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Harmonica players gather to record tribute to “Little Walter” Jacobs

Blind Pig Records announced plans to record a live tribute record to the great Louisiana harmonica player Little Walter Jacobs, featuring some of the finest harmonica players on the current blues scene — Charlie Musselwhite, Billy Boy Arnold, Mark Hummel, James Harman, and Sugar Ray Norcia. The show will take place Thursday, December 6 at Anthology in San Diego, California and the recording will be called Remembering Little Walter.

Little Walter Jacobs.

Little Walter Jacobs spent his childhood in Marksville, Louisiana. Jacobs quit school at age 12 and hit the road, playing street music on guitar and harmonica throughout the deep south until moving to Chicago in 1945, where he quickly asserted himself as the king of blues harmonica after electrifying his sound. Playing harmonica through a microphone to produce a sound that could rival electric guitars and using unique distortion effects, Jacobs became the father of modern harmonica playing.

Jacobs joined Muddy Waters’ band in ’48 and was using the amplified harmonica on Waters’ recordings beginning in ’51. In 1952 Walter recorded the iconic “Juke,” the only harmonica instrumental ever to be a No. 1 hit record. In 1955 Jacobs topped the R&B chart again with “My Babe.”

The idea for the Little Walter tribute recording grew out of a number of highly successful West Coast concerts in early 2012 that were part of an ongoing series of “Blues Harmonica Blowout” shows organized by Hummel, who will produce the recording. “Walter changed all the rules and raised the bar so high that nobody has yet surpassed him either in innovation or technical prowess,” says Hummel. “Walter’s original sides have become the holy grail all other harpers are still trying to aspire to.”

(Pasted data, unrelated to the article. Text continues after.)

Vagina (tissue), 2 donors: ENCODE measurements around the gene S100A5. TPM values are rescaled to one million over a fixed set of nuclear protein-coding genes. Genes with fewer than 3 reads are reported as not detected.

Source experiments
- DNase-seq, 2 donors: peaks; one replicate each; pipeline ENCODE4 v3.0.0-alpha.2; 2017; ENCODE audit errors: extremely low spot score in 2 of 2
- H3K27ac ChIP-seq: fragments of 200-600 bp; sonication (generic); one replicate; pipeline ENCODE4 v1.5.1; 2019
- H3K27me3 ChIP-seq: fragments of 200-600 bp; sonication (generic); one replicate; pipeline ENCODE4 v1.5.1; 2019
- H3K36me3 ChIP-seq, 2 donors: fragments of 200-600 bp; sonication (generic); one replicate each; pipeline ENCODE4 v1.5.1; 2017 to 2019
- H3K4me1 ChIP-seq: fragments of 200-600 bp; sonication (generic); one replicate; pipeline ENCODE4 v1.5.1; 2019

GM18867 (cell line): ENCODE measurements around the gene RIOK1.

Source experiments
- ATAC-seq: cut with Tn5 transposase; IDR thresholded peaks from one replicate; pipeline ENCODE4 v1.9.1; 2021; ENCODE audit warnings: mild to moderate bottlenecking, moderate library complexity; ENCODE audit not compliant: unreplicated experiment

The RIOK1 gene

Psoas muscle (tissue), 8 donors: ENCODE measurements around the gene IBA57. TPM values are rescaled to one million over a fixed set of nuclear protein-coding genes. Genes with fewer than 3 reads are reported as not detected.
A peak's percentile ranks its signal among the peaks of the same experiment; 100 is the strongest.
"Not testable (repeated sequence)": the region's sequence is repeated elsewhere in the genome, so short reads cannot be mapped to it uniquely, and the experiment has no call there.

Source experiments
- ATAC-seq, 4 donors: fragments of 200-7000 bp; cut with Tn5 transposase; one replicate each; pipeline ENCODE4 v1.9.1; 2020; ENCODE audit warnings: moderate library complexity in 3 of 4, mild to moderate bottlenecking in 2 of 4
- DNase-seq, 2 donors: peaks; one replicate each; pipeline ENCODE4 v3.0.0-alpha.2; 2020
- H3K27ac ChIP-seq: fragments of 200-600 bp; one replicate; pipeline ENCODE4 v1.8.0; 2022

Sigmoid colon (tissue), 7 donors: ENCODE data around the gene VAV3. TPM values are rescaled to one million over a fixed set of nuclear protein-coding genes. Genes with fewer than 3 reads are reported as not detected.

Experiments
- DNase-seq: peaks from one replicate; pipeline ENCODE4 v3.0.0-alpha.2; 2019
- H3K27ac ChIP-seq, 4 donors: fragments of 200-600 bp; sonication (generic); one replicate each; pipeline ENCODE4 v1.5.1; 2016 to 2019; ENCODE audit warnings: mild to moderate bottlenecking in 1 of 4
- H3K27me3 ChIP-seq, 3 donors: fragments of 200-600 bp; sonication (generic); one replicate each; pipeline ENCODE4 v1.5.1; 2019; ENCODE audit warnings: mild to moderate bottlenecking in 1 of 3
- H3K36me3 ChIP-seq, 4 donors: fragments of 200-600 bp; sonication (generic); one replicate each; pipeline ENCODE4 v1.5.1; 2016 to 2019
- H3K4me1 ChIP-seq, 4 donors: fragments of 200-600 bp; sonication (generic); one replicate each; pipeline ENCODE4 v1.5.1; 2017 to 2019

Those sentiments are echoed by Charlie Musselwhite and Billy Boy Arnold, who both knew and were friends with Little Walter. In fact, both used Walter’s backing musicians (Louis and Dave Myers, Fred Below, and Luther Tucker) in their own bands in the ‘60s and early ‘70s.

“If you listen to Walter’s earliest recordings you can see that he came from a down-home country style much like John Lee “Sonny Boy” Williamson,” Musselwhite explains. “And then, probably with the urban influence of Chicago horn players, started phrasing like a saxophone. This phrasing combined with his creativity and amplification really took harmonica playing to a whole new level that hadn’t been heard before. For me personally, besides Walter’s being an influence, he was even more of an inspiration; an inspiration and invitation to experiment, take chances, see where it’ll take you and to always follow your heart.

“Walter was always real nice to me. He’d give me a ride home after the gig or sometimes he’d walk with me to the bus stop and wait until the bus came. He was always acting like he was looking out for me; like he was going to be there if somebody started some nonsense with me.”

Growing up in Chicago, Billy Boy Arnold recognized Walter as the King of Blues Harmonica.

“When I heard Little Walter’s harmonica playing on the recordings with Muddy Waters and others, I knew that Little Walter was the new Harmonica King,” says Arnold. “I bought every record that Muddy Waters made with Little Walter’s harp playing on it. He was miles ahead of all the other harp players on the scene. No one could touch him. He was creative, innovative, and spontaneous. Little Walter is still the top and most influential harp player that ever played.”